Landscape

"From many an ancient river..." or a load of old cobbles. OGG President, Phil Powell, writes about these well travelled pebbles.

If you walk on Cumnor Hurst or on the hill to the east near the beacon you may have noticed underfoot brown cobbles like the ones in the picture (below). They are heavy, smoothly rounded and are made of a dense kind of sandstone called quartzite. On the Hurst these stones, mixed with other pebbles and sand, form a deposit of gravel which fills what remains of an ancient river channel.

Similar patches of the same sort of gravel occur on the high ground across Oxfordshire on a north-west to south-east line between Wychwood Forest and the Sinodun Hills. The localities include Ramsden, Combe, North Leigh and Boars Hill.  This pattern of distribution indicates the existence of a large river ancestral to the Evenlode and Thames.  Other geological evidence shows that the river was active 500 k years ago

That the head of this river reached far beyond that of the modern Evenlode into the Midlands and perhaps North Wales is evident from the wide variety of rocks found in the gravels.  The quartzite pebbles are especially abundant and noticeable and they can be traced back to their sources the Pebble Beds of the West Midlands.

The pebble beds themselves were formed around 250 million years ago (MYA) from the sediments dumped by another ancient river.  The river flowed northwards from the area of Brittany where it was eroding sandstones that were themselves already 200 million years old.  On its way north it gathered up other rock types in its path.  The Pebble Beds therefore contain pieces of quartz from Cornwall as well as slates, lavas, limestones and sandstones.  Millions of years later, these rocks were eroded out of the Pebble Beds and carried by the ice-age Evenlode into Oxfordshire and beyond.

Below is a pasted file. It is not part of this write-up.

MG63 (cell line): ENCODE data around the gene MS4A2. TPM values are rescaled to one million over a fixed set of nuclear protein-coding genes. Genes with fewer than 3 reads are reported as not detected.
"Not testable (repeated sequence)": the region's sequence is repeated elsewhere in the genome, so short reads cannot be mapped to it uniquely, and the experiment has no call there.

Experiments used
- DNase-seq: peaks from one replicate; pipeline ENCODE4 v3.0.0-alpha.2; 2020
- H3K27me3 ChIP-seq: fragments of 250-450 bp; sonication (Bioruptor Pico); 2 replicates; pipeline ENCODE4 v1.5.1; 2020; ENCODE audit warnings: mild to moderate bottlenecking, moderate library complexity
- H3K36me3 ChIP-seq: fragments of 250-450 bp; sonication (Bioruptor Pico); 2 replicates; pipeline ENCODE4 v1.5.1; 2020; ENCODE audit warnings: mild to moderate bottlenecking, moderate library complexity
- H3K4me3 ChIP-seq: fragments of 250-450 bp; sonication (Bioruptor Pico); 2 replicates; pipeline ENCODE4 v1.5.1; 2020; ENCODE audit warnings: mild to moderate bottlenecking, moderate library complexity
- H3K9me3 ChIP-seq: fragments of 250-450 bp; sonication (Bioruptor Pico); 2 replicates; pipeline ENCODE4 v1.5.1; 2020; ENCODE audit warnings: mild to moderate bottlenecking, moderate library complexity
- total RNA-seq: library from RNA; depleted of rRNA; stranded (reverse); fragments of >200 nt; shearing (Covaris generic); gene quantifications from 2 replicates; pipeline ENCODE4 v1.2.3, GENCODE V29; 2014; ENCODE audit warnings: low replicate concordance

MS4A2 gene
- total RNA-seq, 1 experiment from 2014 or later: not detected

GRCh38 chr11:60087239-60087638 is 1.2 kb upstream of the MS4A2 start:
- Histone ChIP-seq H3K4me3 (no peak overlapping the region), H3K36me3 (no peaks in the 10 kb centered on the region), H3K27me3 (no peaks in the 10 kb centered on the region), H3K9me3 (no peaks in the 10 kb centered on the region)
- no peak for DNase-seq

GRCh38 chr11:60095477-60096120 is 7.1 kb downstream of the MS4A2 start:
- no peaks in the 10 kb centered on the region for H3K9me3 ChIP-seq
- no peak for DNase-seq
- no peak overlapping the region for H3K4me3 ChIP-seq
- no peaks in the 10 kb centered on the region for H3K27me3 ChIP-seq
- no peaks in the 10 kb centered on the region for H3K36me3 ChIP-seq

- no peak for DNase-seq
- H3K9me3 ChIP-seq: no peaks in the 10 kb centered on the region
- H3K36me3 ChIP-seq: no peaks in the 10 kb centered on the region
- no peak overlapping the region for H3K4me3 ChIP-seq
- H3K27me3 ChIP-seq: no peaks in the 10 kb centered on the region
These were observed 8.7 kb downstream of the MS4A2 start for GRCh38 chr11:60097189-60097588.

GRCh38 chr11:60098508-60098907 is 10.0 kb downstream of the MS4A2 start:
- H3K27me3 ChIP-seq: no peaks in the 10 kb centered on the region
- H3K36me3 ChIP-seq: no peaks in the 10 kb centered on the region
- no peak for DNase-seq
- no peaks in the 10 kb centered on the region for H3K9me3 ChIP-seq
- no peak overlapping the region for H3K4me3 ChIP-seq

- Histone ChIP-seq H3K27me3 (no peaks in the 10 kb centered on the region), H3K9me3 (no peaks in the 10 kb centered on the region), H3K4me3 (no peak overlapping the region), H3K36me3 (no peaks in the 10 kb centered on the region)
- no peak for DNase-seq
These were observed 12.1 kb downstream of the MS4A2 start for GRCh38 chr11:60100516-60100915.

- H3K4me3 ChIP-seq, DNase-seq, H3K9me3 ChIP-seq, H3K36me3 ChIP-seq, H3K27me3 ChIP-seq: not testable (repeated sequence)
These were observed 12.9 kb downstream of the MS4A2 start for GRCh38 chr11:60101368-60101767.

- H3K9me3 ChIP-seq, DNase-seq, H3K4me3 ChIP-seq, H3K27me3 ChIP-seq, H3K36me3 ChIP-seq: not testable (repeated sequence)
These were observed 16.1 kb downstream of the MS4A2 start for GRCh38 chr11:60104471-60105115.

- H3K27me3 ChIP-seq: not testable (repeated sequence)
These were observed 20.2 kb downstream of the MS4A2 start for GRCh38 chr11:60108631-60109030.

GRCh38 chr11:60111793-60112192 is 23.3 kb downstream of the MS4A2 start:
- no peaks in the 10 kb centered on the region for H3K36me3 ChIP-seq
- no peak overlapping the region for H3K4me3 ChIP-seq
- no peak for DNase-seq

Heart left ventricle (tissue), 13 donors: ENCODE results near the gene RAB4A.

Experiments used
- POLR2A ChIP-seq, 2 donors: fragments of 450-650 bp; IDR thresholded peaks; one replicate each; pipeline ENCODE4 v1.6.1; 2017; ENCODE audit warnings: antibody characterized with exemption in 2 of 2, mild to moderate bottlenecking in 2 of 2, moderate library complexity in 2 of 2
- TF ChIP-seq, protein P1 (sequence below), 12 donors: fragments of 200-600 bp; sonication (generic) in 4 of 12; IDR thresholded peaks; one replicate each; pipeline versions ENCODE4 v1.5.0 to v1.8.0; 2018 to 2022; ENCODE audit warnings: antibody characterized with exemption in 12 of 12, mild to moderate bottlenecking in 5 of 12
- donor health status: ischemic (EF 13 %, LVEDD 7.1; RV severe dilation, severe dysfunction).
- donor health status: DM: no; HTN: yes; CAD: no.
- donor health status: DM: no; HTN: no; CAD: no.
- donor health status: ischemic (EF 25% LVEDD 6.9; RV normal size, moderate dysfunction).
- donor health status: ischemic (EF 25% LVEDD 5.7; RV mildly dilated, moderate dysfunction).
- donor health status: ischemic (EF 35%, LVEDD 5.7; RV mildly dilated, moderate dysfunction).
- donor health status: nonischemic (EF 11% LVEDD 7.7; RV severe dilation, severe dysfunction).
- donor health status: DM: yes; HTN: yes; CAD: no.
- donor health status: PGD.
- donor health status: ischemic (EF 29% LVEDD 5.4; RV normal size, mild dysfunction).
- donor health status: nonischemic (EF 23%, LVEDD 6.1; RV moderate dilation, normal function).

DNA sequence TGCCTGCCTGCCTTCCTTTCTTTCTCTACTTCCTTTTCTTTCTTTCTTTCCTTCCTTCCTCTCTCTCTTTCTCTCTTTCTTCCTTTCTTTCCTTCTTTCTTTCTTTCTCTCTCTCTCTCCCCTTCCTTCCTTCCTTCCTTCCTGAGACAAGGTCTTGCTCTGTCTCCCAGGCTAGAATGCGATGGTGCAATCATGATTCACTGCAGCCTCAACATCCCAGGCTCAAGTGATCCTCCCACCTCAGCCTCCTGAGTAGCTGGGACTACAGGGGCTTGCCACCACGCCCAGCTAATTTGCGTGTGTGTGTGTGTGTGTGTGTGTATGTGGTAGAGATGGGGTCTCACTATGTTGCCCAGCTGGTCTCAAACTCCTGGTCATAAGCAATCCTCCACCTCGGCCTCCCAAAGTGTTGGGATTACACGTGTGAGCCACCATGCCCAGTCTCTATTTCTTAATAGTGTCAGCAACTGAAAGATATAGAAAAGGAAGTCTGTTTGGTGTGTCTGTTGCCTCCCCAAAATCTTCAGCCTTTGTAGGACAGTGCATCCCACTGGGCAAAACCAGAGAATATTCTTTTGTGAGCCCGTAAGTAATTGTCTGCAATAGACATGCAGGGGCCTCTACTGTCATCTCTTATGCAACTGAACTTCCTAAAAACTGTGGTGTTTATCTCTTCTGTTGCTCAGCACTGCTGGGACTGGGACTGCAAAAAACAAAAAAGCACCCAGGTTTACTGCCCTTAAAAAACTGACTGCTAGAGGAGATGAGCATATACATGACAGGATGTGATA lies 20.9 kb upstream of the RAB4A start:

LOWER GREENSAND.            

 deposited c. 115 million years ago 

      GRAVEL with QUARTZITE PEBBLES                deposited c. 600 thousand years ago         

      GRAVEL with QUARTZITE PEBBLES                deposited c. 600 thousand years ago         

                  GAULT CLAY                          

   deposited c. 110 million years ago        

             KIMMERIDGE CLAY              deposited c. 110 million years ago  

 former river channel 

  Section of strata at Chawley Brick Pit, Cumnor as seen circa 1920  

  Quartzite Pebbles [longitudinal dimension = 10 cm]  

In fact, the quartzite bearing gravels can be traced through the Goring Gap into the London Basin. From Maidenhead they pass north-eastwards towards Watford and continue on through the Vale of St Albans into East Anglia.  This old route of the Thames was blocked by ice near Maidenhead about 470,000 years ago, forcing the river to turn south-eastwards into its more or less modern channel.

The ordinary-looking quartzite cobbles have experienced many changes of scene in their long history from ancient rivers and desert plains to glacier and tundra. Because they are so durable they are likely to be around much longer yet, perhaps much longer than the human race.